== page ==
Young Adult Literature: Still Thriving

At the end of June I attended the Independent Writers of Southern California (IWOSC) panel event Young Adult Literature: Still Thriving. The event was moderated by IWOSC member Gary Young, and featured panelists: Jen Jones Donatelli (Team Cheer Series), Ann Stampler (Where It Began), Amy Goldman Koss (The Girls, Poison Ivy, Side Effects), Lauren Strasnick (Nothing Like You, Her and Me and You), and Jen Rofe (Agent at the Andrea Brown Literary Agency, who represents children’s literature and is also Lauren Strasnick’s agent.)

The following are my notes from the event:

Moderator Question: According to the LA Times, the average teen watches two hours of TV per night and reads only seven minutes per day. Why then is teen literature so popular?

  • The adults are reading it!
  • “The average person has only one testicle…so it’s probably the same average.”

Moderator Question: Why do you think adults are reading YA?

  • The quality has gone up and lots of adults are reading YA. It’s just good literature.
  • Coming of age stories now bridge both late teen to early twenties, which it didn’t before.
  • YA is more story focused. Adult books tend to meander.
  • There’s a lot of great experimentation happening in YA and that’s exciting for both reader and writer.

Moderator Question: Who Do You Write For? Yourself? Your Reader?

  • Lauren writes for herself. She doesn’t have a teen in mind.
  • Others write with the audience in mind.
  • You have to be honest to a kid and his/her world. You can’t write what you want a kid to be.

Moderator Question: What do you think about Harry Potter and its influence on the Market?

  • One author said it was irrelevant.
  • Jen Rofe jumped in to say that it is essential! That the market is what it is today because of Harry Potter and Twilight, etc. These books created a new readership and pays for other children’s books to be published. You don’t have to like these books. But you should respect their influence.

Some comments about the publishing industry:

  • Target used to pick books for their shelves based on the covers. They wanted books that matched the color schemes of the displays they were creating.
  • Scholastic has a branch that reviews books for their book clubs. This is how you get into a book club. You want to get into the club! Your sales will increase.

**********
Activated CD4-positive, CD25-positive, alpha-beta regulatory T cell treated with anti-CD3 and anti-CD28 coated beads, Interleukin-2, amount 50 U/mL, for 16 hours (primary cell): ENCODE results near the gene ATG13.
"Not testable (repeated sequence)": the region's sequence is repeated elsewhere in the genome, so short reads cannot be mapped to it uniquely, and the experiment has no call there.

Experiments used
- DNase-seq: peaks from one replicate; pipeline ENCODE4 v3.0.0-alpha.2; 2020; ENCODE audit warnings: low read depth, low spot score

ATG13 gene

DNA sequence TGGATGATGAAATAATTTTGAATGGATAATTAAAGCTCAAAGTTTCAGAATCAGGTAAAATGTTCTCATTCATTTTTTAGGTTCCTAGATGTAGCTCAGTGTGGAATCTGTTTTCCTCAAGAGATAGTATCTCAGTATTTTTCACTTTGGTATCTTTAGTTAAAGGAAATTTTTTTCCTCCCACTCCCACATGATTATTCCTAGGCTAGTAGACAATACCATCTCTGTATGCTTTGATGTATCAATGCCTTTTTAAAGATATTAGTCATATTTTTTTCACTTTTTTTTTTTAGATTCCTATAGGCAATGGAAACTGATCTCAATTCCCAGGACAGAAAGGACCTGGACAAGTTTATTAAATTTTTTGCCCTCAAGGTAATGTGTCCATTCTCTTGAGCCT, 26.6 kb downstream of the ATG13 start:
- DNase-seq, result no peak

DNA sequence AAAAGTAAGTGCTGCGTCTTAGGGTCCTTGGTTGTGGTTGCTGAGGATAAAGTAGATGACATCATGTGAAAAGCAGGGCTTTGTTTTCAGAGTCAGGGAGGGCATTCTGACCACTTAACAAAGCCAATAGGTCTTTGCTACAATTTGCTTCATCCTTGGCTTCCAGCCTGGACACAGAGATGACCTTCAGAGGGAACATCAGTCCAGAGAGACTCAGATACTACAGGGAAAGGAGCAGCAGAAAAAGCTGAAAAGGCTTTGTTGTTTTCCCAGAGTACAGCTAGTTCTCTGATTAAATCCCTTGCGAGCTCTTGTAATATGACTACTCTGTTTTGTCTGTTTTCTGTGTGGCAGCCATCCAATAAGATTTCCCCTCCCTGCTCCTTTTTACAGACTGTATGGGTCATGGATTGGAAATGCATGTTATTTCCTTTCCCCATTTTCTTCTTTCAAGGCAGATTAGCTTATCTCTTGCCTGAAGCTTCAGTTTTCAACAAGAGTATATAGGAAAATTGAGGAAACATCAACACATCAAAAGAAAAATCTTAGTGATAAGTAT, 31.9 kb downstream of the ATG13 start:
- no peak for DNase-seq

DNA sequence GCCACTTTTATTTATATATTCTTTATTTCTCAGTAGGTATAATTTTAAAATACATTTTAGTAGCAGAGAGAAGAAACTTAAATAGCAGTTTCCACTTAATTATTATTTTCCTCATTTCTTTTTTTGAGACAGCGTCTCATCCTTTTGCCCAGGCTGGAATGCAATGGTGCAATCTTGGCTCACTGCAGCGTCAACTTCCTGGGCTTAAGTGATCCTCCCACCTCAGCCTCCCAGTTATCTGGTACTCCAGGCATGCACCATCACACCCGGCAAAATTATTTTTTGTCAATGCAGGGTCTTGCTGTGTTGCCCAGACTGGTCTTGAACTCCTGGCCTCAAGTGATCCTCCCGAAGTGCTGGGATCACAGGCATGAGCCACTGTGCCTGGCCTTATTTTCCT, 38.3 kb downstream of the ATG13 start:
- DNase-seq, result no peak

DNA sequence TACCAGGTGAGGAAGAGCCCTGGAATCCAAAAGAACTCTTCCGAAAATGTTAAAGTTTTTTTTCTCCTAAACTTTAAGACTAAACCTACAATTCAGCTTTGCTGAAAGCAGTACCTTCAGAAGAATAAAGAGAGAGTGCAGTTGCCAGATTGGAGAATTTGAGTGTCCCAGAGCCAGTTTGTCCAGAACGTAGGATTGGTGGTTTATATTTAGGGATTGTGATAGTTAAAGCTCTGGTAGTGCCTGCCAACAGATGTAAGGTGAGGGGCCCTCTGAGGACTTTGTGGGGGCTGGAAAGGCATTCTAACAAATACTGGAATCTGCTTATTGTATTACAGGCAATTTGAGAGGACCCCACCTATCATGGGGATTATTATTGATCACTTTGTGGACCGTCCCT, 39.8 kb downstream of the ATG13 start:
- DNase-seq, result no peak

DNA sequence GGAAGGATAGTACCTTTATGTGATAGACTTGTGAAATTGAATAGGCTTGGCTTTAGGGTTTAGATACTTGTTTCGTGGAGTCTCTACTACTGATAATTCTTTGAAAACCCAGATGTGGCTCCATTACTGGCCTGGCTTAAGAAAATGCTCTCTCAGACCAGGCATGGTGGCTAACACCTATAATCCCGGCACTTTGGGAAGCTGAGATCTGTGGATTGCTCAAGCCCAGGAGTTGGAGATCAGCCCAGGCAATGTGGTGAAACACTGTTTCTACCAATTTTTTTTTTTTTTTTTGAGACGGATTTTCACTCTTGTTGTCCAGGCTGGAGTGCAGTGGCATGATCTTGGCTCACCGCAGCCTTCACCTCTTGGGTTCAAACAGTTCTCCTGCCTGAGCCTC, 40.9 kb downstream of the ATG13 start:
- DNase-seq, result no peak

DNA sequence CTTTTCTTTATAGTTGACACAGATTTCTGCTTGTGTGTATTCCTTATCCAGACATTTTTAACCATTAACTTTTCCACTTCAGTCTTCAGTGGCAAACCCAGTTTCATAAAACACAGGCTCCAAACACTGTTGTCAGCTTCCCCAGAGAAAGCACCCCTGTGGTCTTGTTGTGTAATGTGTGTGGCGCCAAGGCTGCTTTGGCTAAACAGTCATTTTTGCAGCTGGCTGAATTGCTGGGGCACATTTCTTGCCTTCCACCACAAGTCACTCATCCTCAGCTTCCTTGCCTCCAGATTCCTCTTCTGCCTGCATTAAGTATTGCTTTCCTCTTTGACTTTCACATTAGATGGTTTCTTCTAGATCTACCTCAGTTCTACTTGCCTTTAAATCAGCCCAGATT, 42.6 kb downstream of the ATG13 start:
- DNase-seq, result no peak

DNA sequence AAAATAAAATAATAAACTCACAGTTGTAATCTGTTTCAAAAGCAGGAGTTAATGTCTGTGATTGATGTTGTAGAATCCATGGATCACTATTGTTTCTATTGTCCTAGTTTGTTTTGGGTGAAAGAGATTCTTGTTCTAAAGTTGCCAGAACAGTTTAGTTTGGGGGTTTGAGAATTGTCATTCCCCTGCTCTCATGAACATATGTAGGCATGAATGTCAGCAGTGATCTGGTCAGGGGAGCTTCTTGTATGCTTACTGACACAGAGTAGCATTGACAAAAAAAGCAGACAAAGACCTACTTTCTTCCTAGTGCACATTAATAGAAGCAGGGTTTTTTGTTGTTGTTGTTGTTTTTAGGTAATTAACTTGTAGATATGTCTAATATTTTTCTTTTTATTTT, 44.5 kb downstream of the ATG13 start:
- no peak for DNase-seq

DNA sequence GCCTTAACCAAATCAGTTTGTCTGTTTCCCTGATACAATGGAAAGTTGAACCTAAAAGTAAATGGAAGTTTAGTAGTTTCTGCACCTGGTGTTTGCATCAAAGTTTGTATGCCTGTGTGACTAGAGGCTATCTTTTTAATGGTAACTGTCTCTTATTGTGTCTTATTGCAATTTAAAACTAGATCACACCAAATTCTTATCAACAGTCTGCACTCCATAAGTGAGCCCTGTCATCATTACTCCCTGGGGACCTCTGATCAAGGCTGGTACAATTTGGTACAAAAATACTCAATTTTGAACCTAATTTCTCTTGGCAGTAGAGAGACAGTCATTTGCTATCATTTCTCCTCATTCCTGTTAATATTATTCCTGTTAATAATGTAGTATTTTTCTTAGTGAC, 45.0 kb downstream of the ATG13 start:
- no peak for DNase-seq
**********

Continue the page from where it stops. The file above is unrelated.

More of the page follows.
Moderator Question: How much swearing and edgy content can be in YA books?

  • If you want to be in a book club then you should curb your swearing. Librarians also don’t like swearing.
  • Cursing can be unnecessary. Check and see if you really need it.
  • Kids are grappling with big issues today: sex, drug, etc.  If it is part of your character’s world then keep it.
  • Drug use (in most YA books) comes with consequences. It isn’t there unless it’s a big part of the story.
  • Powerlessness is a gigantic part of kids lives.

Moderator Question: What actually constitutes a YA book (for those unfamiliar with the market)?

  • YA books have protagonists that are 15 to 17 years old.
  • They are written from the point of view of the teen.
  • There are Adult books out there with teen protagonists, like The Lovely Bones, but they aren’t YA because the story isn’t just about teens or it is written from the POV of an adult looking at a teen, or back on his/her life.
  • YA books tend to be around 75,000 words.  But stay under 100,000 words. (Lauren’s books, however, are short. They tend to be around 30-40 thousand words.

Moderator Question: How do you see e-publishing and self-publishing affecting the YA market?

  • Self publishing and e-books haven’t taken off in the kids market like it has in the adult market.
  • If you want to self publish then you need to sell LOTS of books for a major publisher to take notice. Lots of books is 10,000 copies or more!
  • Diary of a Wimpy Kid was a self-published book that sold around 20-50 thousand copies, and that’s why it was picked up.
  • There is a community of people who exist to help you publish the best book you can (editors, marketers, etc.). You miss out on this community by self-publishing your book.
  • However, publishers don’t do as much marketing for you anymore. So if you are willing to market, market, market your own book. Then maybe self-publishing is a good route.
  • Any book needs good editing! If you are self publishing don’t forget how important editing is.
  • Self-publishing means less time writing.

Moderator Question: If you have a book-series idea, should you write multiple books?

  • No. Put everything into that first book! You want that one to sell. Then you will see about the possibility of more.
  • Leave holes in the first book that could grow into other books.

Moderator Question: Jen Rofe, what are you looking for in terms of clients?

  • She primarily represents middle grade and picture books.
  • She only has 4 or 5 YA clients, and really does a limited amount of YA.